And, it's such an easy machine to work on, I would even recommend totally disassembling a new machine and make sure all the factory lapping compound is cleaned up. Little things like this add up to a machine destined for a long life.

Regards,
Walt

metalbyter
01-21-2007, 09:00 PM
Great job Walt.
I think I'll have to add an oil system to my list of projects.

kuhncw
01-21-2007, 09:19 PM
Walt, the modifications to your Taig are impressive. Are the ball screws rolled and if so, how did you center them up to turn the ends?

Regards,

Chuck

doanwannapickle
01-21-2007, 10:05 PM
Great job Walt.
I think I'll have to add an oil system to my list of projects.

I'm doing this from memory so please don't quote me, BUT, I believe the details of how I did the oiling thing are buried in the all-to-prolific-before-mentioned-photo album. If not, let me know and I'll reverse engineer my own sh*t. (wouldn't be the first time.)

Walt

doanwannapickle
01-21-2007, 10:31 PM
Walt, the modifications to your Taig are impressive. Are the ball screws rolled and if so, how did you center them up to turn the ends?

Regards,

Chuck

Truth be told, it was mostly luck and the foresight to inspect as I went.

Like many people on this board that build this stuff, I didn't want to spend much until I was sure it would work. Of course, the only way to see if it would work is to build it. The classic Catch 22. Everyone I contacted said it either had never been done or couldn't be done. Well, any decent engineer knows that it can ALWAYS be done if you throw enough money at it.

Even though I'd had a good year, and, really , really needed this machine, I didn't have that much money. (we ain't NASA) (although, I have done some NASA stuff, rocket science IS fun)

I digress. OK, funding is always a concern so I did what anyone would do. I went to eBay and got what I could get with the intent to upgrade if it actually worked. There are actually two different brands of screws in the machine.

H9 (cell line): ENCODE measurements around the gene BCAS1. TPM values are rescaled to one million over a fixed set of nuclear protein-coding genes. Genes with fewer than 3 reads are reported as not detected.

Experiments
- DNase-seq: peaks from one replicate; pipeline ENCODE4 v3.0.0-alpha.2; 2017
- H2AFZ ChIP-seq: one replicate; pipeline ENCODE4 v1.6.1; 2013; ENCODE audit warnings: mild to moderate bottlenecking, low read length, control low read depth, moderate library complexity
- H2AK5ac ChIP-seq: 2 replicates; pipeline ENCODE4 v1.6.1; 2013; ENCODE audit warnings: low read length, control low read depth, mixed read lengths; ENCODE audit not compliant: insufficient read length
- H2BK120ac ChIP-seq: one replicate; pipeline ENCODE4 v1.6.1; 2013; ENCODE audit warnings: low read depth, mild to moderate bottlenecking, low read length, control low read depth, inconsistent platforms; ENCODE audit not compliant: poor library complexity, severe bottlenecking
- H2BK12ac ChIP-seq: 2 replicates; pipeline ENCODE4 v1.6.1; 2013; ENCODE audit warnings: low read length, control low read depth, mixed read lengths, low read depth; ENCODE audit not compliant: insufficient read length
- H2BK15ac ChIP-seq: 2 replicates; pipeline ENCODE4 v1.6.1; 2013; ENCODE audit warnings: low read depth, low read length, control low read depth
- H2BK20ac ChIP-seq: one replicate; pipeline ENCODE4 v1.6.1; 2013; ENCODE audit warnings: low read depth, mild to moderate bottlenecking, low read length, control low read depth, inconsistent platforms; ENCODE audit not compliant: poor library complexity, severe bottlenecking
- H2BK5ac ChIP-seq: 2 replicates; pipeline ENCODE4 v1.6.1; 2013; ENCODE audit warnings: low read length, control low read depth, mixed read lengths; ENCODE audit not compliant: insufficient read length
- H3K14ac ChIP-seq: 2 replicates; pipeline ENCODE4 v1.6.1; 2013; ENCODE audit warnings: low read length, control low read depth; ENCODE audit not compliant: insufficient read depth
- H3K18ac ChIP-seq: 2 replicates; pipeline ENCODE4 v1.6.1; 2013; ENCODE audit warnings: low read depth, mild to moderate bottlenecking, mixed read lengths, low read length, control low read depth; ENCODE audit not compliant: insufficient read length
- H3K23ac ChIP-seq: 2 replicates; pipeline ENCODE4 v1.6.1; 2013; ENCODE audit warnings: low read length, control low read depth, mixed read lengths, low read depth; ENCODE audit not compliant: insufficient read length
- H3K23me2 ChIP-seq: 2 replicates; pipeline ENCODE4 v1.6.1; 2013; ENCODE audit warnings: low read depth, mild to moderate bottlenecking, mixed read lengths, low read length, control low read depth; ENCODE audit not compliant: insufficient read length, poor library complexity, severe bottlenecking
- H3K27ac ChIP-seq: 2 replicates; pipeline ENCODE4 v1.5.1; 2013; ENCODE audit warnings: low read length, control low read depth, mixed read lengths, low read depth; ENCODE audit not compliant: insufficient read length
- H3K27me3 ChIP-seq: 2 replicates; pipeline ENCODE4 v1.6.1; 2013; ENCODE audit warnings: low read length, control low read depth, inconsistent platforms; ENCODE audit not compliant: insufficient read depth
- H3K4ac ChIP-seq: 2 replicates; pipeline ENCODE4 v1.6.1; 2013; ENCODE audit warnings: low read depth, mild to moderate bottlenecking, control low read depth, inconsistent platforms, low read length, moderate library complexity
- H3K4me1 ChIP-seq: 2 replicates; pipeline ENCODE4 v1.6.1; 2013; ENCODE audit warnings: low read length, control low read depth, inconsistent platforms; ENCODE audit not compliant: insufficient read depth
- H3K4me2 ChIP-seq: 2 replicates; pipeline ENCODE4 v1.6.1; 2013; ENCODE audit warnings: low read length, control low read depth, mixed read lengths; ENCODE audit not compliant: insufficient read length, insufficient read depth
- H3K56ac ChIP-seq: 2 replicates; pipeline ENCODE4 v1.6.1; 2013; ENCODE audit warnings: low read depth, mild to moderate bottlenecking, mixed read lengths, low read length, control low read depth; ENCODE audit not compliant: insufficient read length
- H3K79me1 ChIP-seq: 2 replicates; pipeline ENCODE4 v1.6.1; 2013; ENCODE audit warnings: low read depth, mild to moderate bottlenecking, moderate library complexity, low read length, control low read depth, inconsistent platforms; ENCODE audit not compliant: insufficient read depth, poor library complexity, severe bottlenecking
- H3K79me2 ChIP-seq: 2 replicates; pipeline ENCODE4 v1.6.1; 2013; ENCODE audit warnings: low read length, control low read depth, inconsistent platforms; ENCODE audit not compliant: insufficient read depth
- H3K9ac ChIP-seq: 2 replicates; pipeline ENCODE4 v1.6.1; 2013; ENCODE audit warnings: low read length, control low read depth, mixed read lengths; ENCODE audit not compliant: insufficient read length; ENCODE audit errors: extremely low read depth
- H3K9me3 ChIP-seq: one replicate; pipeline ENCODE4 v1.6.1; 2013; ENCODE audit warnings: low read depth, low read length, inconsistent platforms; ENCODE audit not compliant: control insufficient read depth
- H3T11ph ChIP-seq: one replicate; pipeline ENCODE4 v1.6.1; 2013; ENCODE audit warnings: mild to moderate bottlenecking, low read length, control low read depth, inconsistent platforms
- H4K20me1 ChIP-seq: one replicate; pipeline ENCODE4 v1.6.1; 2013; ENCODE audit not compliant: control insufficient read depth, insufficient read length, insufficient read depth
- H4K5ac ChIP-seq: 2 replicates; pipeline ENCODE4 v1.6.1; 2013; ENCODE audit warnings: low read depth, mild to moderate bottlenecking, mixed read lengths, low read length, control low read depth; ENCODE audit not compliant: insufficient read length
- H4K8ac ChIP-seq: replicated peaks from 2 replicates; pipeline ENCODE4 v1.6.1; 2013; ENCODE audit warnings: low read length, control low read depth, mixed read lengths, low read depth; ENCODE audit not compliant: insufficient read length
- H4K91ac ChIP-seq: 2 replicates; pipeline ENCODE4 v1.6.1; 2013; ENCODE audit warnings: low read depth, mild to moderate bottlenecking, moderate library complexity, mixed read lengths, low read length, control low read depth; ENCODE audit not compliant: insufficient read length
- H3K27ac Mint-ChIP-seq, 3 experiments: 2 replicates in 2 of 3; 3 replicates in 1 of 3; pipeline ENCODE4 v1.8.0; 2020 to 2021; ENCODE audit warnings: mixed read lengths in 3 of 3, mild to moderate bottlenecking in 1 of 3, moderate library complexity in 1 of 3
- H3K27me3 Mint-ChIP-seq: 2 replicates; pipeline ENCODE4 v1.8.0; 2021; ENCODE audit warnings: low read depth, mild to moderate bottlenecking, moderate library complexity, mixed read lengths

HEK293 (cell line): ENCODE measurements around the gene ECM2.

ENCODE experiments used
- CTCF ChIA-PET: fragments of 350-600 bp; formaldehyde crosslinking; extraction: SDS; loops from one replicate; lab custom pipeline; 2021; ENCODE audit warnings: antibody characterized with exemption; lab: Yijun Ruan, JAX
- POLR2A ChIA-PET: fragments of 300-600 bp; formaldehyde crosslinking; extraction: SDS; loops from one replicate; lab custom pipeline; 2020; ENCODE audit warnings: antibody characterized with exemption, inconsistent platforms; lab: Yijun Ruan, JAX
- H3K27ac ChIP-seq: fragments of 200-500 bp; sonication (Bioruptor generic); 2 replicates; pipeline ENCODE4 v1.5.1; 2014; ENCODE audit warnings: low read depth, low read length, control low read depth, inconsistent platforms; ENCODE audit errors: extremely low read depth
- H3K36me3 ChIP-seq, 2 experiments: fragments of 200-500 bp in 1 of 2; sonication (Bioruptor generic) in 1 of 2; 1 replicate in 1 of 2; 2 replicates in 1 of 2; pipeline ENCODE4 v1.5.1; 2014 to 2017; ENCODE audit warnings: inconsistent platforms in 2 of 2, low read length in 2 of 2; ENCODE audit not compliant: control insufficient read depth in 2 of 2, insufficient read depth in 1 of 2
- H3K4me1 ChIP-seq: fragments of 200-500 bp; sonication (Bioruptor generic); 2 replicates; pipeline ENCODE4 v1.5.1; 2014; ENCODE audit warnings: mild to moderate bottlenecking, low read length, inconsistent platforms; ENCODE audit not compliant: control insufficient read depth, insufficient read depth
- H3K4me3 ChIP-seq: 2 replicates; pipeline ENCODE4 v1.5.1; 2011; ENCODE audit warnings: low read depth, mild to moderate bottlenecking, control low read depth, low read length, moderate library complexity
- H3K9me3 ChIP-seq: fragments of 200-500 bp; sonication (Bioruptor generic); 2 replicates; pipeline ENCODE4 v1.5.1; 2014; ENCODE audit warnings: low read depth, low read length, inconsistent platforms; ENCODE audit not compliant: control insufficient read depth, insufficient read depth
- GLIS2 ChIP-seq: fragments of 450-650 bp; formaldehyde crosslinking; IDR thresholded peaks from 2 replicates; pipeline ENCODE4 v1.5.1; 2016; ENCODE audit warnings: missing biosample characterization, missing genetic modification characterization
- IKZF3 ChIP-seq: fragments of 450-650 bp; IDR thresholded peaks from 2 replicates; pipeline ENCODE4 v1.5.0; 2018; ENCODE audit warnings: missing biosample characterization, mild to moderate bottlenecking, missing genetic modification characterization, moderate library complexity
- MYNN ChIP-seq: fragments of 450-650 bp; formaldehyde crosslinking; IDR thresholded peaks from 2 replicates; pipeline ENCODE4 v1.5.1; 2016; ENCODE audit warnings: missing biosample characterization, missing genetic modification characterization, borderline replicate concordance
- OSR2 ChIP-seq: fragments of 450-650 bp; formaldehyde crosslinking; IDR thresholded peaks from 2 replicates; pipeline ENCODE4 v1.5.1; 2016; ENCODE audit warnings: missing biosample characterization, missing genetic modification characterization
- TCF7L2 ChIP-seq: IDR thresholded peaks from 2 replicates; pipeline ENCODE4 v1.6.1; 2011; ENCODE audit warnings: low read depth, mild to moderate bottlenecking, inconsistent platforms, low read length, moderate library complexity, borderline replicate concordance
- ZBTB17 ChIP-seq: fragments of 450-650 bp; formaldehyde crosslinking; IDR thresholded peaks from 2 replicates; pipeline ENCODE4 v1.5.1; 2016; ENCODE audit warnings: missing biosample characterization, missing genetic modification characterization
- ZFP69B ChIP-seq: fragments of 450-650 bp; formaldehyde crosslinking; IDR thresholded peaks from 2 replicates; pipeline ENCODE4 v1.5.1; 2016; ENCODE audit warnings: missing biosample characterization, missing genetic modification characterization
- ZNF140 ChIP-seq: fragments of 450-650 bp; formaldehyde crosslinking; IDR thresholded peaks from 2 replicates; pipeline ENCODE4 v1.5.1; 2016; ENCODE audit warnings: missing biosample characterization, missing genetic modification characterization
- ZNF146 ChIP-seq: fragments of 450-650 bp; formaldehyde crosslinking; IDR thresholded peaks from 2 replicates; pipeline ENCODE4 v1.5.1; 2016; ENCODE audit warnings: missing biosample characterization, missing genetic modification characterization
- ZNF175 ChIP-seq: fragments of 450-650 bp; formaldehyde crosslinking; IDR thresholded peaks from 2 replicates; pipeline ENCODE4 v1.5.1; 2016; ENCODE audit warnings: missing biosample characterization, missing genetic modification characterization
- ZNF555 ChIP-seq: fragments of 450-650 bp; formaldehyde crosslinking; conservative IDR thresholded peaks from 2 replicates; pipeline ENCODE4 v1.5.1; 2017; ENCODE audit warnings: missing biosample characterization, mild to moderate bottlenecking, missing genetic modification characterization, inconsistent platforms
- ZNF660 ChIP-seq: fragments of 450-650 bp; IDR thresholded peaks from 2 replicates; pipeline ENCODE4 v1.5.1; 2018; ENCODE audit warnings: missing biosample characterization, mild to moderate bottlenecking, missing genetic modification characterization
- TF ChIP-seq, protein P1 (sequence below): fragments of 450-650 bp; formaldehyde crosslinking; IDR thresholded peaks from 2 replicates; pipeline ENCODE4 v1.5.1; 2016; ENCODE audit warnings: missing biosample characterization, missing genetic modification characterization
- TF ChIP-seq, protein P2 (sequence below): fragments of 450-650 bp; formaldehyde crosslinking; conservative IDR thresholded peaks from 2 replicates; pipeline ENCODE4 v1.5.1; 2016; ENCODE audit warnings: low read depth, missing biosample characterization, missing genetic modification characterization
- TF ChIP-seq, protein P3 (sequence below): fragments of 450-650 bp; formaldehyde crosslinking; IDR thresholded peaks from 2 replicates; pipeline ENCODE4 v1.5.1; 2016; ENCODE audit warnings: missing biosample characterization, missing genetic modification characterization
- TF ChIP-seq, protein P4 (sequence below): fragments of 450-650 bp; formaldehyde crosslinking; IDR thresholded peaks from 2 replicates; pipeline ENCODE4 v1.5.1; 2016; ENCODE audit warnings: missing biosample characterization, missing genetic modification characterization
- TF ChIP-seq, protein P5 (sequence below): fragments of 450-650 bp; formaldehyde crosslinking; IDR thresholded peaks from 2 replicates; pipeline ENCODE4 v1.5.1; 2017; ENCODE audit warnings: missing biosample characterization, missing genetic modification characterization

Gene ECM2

Back to your question. (Finally!!! sigh) I just chucked them up and checked the root as best I could. I have an adjustable 3 jaw and dialed it in to zero all around. I then turned and bored it with CBN (thanks again to eBay) I must have gotten something right. If you take a close look at the photo album, I didn't even use flex couplers. I didn't want the added overhang they would add to the stepper motors. I pinned the shaft on the steppers and slotted the ball screw. They just plug into one another with near zero clearance. Scary, but it works if you're careful. Really, really careful.

Walt

kuhncw
01-21-2007, 10:43 PM
Walt, thanks for the information. I have a Bison adjustable 6 jaw, so will use that. I am not modifying my Taig, but I have some rolled ball screws that I hope to put into an x-y table. This project is from before I bought the Taig, but I'd still like to give it a try.

Regards,
Chuck

kuhncw
01-21-2007, 10:45 PM
Oh, Walt, one more thing and that is your screen name of "doanwannapickle". Does that perhaps come from Arlo Guthrie's "The Motorcycle Song"?

Regards,

Chuck

Jay C
01-22-2007, 04:35 PM
The Taig mill is perfect for that use.
I use mine for short production runs (<1000 pcs ) this last project involved drilling thousands of 3/16" holes in 304 SS without a problem.
I mill PCBs on my taig as well and really like the 10K spindle.
Taig makes a CNC ready model that you can just bolt the steppers onto
and build your own driver box.
there are some pictures and more info on my web sitehttp://microtools.ca:rainfro:

Wow :cool: Love the threading and of course the VMC vids.

Jay

ddgman2001
01-25-2007, 12:52 PM
Thanks for the input. My mind is at ease now.